and actuators [4]. However, without the traditional mechanical linkages, the pilot also lost his natural "feel" for the
aerodynamic forces and the flight conditions of his aircraft.
Instead, to give the pilot some feel about how much force
is being created, an artificial feel system is provided. This

GS
Control
Column

FS
Gearing
H

Control moment

Control
Position
Sensor

Trim Actuator

Fig. 2.

Screen saving of the MSFS environment.

Stability
Augmentation
Actuator

Begin
Open the RS232 link
Open the FSUIPC link

Fig. 1.

Ts time out

Traditional mechanical linkages

artificial feel can be created by a spring of controlled stiffness


and damping opposing the rotation of the control stick. These
springs and dampers now provide the pilot with only a rough
approximation of the forces. However, this force is completely
independent from the aerodynamic forces nor flight conditions.
The flight control system protects the aircraft from stalling,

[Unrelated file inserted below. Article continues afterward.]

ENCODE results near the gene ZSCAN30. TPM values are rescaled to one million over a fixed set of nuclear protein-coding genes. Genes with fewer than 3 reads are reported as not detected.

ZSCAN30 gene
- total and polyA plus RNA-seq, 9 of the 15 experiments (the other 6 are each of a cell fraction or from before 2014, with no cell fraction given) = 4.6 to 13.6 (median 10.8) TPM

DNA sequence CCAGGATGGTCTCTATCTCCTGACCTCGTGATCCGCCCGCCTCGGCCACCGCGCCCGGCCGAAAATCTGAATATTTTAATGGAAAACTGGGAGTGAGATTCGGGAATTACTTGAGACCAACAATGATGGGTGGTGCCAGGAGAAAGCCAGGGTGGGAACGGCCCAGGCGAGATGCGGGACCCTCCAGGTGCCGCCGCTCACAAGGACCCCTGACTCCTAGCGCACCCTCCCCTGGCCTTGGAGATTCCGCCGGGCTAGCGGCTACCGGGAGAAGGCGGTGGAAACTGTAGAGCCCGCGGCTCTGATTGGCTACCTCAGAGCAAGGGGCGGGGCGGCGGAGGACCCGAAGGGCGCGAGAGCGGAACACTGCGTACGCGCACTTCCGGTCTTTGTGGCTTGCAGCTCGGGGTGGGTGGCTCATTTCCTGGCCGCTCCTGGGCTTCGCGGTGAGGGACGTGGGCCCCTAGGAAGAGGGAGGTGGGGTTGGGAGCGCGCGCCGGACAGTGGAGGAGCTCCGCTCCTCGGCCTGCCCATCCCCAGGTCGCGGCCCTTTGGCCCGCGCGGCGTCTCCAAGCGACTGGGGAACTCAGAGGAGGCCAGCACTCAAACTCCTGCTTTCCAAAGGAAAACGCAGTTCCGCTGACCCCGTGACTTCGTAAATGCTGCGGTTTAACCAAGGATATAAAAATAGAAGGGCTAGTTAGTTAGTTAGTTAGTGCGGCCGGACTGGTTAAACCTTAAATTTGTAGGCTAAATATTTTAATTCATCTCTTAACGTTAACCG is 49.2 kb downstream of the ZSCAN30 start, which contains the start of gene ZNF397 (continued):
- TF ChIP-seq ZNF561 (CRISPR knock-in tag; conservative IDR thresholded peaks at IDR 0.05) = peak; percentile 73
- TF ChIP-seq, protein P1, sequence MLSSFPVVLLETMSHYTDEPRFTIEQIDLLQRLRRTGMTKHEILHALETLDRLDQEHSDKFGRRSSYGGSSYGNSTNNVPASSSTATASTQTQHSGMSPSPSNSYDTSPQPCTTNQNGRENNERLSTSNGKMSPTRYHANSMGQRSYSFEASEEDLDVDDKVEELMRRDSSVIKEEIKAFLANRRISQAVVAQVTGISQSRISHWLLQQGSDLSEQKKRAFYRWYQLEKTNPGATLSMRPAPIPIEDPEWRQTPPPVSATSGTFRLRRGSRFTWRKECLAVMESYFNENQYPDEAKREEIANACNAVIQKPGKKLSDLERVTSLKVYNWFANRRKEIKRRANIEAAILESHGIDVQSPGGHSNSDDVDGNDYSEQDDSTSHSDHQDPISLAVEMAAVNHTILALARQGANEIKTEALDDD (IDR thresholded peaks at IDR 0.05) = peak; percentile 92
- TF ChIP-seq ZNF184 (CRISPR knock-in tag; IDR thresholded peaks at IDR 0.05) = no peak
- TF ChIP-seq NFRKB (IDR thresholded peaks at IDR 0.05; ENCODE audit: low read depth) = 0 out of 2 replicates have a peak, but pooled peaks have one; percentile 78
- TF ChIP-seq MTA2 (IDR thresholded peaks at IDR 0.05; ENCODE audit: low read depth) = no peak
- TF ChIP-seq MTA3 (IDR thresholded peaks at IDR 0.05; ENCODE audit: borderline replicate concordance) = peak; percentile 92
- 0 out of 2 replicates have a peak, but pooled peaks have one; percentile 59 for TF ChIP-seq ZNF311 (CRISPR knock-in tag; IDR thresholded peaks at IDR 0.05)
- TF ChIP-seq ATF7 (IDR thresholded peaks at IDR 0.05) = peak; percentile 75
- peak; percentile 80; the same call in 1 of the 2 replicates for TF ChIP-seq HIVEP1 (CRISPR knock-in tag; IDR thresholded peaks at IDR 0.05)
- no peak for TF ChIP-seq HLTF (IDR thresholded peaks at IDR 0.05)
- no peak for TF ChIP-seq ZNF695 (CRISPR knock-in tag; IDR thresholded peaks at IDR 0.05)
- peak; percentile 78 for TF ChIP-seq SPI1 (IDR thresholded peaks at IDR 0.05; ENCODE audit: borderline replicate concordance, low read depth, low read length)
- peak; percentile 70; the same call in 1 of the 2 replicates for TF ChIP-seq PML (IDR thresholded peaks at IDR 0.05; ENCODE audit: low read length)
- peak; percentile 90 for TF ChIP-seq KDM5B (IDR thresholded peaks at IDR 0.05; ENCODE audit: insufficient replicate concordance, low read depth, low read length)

over-speeding, excessive attitudes and even wind-shear. The
stiffness and damping effects are usually produced using
hydraulic or electrical actuators [5].
To illustrate the analysis of stick force, hinge moment,
etc., consider the reversible control system (no power assist)
shown in Fig.1 where the region marked gearing represents
the mechanical linkage of the control system, and assume that
the airplane is flying at a low subsonic speed (Mach number
effects negligible in the aerodynamics).
A positive stick force is a pull, and a positive stick deflection
is aft. At the elevator, a positive hinge moment is clockwise,
same as the pitching moment [6]. The stick force can be
expressed as:
Fs = G.H
(1)
where G > 0 is the gearing and H is the aerodynamic hinge
moment. The gearing includes the moment arm which converts
the stick force to a moment.
III. M ICROSOFT F LIGHT S IMULATOR (MSFS)
A. MSFS Features
MSFS is a flight simulator program, marketed and often
seen as a video game. However, it is less a game than an
immersive virtual environment (since it is very realistic, see
Fig. 2).
For our application we have chosen to use MSFS 2004
for many reasons: First, this flight simulator is commercially
available with relatively low cost. Adding to that, MSFS is
used by the U.S. Navy and the Flight Safety International
Academy (USA) to teach theirs trainee pilots, which is a proof
of its reliability. Despite of its good realism provided by a
very good three-dimensional displaying and dynamic aircraft
models, MSFS is not very greedy of computation power.